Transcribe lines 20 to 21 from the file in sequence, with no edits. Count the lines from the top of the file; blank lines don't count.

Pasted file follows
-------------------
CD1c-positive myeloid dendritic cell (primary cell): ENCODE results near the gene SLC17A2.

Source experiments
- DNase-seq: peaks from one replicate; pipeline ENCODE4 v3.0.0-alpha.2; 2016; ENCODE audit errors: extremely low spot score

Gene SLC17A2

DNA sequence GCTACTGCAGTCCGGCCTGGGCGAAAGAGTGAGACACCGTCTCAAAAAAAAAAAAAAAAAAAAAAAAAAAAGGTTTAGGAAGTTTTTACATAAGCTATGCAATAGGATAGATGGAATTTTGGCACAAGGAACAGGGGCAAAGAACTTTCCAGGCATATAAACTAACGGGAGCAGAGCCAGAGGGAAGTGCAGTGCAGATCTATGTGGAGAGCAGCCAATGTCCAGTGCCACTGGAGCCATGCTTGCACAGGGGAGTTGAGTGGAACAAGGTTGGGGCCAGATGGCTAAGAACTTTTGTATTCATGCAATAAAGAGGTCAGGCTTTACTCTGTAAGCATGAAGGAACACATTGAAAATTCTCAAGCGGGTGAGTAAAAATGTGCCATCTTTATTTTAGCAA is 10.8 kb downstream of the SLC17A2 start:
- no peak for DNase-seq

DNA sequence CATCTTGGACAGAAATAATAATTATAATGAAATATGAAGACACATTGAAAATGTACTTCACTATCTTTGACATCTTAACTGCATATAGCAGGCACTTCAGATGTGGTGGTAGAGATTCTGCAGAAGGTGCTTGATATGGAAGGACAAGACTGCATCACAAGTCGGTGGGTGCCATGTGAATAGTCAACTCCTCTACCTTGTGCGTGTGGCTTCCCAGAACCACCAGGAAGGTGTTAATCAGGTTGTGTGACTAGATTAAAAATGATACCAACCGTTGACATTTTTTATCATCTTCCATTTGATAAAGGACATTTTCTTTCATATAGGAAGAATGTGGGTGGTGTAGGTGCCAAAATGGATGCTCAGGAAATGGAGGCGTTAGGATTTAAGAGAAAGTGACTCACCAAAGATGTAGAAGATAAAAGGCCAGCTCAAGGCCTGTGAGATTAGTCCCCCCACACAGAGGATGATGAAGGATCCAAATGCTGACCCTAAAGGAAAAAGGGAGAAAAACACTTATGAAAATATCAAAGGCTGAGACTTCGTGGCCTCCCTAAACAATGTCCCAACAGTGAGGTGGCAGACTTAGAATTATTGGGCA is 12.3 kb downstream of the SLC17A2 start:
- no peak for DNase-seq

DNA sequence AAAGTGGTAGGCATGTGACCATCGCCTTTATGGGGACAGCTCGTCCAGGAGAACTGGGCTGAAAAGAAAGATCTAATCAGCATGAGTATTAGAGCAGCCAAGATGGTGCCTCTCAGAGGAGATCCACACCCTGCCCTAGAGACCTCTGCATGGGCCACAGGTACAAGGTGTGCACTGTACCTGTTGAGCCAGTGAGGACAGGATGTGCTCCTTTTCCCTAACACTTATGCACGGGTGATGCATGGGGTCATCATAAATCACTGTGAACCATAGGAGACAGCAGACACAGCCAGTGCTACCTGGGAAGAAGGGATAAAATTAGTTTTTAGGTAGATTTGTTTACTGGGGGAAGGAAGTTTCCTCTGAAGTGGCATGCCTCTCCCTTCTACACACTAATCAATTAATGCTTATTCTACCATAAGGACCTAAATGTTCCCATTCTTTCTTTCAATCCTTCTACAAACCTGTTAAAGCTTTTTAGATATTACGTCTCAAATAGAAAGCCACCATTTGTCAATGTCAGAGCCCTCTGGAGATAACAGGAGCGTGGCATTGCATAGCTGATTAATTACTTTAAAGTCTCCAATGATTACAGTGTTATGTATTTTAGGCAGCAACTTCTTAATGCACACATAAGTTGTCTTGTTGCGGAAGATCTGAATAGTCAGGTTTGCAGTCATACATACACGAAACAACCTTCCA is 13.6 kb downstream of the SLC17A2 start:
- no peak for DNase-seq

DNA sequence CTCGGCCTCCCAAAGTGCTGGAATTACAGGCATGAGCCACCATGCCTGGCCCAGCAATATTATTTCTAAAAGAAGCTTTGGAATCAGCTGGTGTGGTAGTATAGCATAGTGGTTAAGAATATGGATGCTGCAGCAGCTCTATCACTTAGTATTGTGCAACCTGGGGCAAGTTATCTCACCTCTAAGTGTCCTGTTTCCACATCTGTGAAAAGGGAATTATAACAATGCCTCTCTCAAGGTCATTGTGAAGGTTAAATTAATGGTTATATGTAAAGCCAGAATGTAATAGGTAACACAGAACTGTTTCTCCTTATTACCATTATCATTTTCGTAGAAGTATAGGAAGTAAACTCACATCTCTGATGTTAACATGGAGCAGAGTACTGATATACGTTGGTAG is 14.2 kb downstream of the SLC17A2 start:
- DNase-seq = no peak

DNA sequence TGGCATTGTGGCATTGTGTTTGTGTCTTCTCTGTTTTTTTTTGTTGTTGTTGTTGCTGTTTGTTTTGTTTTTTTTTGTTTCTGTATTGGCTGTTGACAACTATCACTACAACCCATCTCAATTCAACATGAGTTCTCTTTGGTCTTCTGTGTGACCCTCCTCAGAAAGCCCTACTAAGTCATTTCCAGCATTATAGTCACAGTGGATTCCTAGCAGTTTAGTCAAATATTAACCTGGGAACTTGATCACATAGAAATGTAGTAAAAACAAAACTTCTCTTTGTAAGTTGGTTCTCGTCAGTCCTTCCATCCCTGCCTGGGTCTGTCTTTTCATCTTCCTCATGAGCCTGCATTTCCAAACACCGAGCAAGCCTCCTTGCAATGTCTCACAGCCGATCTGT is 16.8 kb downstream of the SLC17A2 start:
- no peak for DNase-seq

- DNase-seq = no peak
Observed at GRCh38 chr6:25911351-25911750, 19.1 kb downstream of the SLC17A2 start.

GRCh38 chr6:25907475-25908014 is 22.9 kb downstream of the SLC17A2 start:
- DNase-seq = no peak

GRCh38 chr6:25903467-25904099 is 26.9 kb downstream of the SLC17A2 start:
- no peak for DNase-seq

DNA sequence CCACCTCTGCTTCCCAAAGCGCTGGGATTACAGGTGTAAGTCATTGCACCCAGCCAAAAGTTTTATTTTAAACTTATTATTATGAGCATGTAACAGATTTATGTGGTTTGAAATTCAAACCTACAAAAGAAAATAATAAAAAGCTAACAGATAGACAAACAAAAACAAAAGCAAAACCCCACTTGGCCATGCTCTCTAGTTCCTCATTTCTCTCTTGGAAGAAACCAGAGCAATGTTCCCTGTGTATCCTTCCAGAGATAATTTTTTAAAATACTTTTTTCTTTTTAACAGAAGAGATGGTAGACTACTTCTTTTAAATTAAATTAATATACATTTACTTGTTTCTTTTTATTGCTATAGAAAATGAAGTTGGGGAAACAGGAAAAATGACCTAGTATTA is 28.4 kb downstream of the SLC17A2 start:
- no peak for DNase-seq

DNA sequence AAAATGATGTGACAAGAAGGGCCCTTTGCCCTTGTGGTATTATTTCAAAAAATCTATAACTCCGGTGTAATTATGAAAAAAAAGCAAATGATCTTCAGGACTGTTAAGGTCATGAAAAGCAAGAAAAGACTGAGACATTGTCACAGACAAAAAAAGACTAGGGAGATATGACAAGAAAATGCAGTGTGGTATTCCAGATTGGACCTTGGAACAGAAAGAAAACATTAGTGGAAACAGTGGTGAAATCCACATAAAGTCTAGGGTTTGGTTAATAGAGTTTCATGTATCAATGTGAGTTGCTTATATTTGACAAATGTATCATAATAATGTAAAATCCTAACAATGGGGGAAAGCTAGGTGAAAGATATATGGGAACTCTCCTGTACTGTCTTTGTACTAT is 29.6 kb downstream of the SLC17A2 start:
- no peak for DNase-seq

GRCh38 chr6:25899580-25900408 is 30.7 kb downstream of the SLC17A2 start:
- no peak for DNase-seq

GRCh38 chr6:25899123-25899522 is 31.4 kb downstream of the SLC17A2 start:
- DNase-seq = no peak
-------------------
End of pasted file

- no peak for DNase-seq

DNA sequence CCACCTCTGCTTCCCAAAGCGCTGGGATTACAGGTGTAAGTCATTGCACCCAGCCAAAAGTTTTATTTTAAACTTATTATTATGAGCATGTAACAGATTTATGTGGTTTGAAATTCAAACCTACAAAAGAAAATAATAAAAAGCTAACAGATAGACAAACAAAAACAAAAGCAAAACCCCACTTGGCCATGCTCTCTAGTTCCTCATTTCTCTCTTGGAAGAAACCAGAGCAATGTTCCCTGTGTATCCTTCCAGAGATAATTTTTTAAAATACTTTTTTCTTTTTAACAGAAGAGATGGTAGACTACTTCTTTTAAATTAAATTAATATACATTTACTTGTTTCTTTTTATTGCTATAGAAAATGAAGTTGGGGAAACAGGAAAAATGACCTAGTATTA is 28.4 kb downstream of the SLC17A2 start: